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Ending tax break will put strain on charities' work

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Liz Reasoner
Guest Columnist

Saturday, December 2, 2017

The Food Bank of the Albemarle has been fielding calls this week from our supporters and donors who are concerned for the future of charities if the charitable tax deduction is eliminated in the current tax reform proposals before Congress.

Feeding America has been providing leadership to 200 food bank members across the country, sharing details with us concerning the impact of this legislation on charitable giving. The tax reform bills include changes to the standard deduction and itemized deductions that would effectively eliminate the charitable deduction for many taxpayers, a provision in the tax code that has for more than a century encouraged gifts to charity.

The Joint Committee on Taxation has concluded that the changes in H.R. 1, which while not identical to the Senate legislation are very similar, would result in 30 million fewer taxpayers claiming a charitable deduction each year, and that the amount claimed would decline by nearly $95 billion. Earlier this year, an Indiana University study found that changes similar to those in the Tax Cuts and Jobs Act could cause annual charitable giving to decline by approximately $10 billion.

According to the National Center for Charitable Statistics, individual giving represents 72 percent of all contributions given to nonprofit organizations.

Once passed, the separate House and Senate bills will go to conference committees to reconcile wording, dropping a House provision there, adding a Senate provision here. Generally, they split the difference on allocated funds. However, right now amendments to the Senate tax plan would repeal or weaken the Johnson Amendment, which protects churches and charitable nonprofits from partisan politics.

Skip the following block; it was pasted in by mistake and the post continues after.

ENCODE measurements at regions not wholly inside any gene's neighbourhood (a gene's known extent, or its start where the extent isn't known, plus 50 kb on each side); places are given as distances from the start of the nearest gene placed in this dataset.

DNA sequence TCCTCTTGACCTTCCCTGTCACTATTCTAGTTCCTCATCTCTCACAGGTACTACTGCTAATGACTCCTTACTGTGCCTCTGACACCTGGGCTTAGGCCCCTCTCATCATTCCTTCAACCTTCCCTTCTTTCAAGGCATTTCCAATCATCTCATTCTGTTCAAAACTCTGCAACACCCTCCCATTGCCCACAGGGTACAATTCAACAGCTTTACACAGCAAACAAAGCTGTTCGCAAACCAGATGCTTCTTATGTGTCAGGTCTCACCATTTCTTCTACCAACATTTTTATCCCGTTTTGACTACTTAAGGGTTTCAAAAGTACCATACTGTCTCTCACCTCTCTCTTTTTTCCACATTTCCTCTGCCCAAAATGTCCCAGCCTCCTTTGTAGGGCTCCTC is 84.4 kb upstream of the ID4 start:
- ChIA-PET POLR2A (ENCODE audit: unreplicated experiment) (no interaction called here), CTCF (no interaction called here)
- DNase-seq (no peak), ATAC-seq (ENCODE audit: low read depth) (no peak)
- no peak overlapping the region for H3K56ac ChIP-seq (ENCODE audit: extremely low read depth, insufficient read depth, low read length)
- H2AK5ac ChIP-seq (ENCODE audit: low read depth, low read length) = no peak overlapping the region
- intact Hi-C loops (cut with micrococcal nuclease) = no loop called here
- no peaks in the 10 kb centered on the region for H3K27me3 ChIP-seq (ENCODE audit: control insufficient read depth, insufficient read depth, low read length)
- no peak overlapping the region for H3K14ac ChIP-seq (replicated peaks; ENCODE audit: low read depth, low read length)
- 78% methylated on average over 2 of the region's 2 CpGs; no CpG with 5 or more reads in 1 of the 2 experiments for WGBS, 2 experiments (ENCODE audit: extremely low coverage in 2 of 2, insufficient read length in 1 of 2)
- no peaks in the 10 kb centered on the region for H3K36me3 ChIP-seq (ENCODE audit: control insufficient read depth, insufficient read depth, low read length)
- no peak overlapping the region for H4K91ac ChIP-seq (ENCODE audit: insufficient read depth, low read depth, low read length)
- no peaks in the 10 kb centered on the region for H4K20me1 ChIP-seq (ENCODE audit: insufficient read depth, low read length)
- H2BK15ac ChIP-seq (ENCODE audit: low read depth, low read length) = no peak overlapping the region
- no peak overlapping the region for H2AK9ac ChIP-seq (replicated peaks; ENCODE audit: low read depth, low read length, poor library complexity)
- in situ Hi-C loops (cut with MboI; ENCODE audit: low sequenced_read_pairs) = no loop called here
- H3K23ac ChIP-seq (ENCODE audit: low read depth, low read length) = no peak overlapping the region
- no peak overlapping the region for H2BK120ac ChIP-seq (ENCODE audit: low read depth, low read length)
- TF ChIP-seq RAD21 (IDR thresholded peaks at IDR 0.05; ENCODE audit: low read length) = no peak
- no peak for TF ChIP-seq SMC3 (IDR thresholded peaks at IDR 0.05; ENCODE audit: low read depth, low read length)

We are equally concerned about the debt increase resulting from the tax code changes and the fact that the bills do not provide relief to low-income families. Historically, increased federal spending results in disproportionate cuts to programs intended to help those most in need.

As a nonprofit leader, we are optimistic that taxpayers will quickly realize that losing the charitable tax deduction shouldn’t mean they have lost the incentive to support the charities they are passionate about. Charities need the public and private sector to continue supporting essential programs and services that feed the hungry, provide domestic violence intervention, offer shelter nights for the homeless and/or deliver important services during a natural disaster as well as countless other programs and services that are not offered by federal safety net programs.

Charities like Food Bank of the Albemarle will continue to provide the critical services in our community that support your friends, co-workers, neighbors and their families when they need a helping hand, no matter what the outcome on federal tax reform. Yet, these reforms will cause a tremendous strain on the Food Bank as the number one safety net for those who do not know where their will get their next meal.

Liz Reasoner is executive director of Food Bank of the Albemarle in Elizabeth City.

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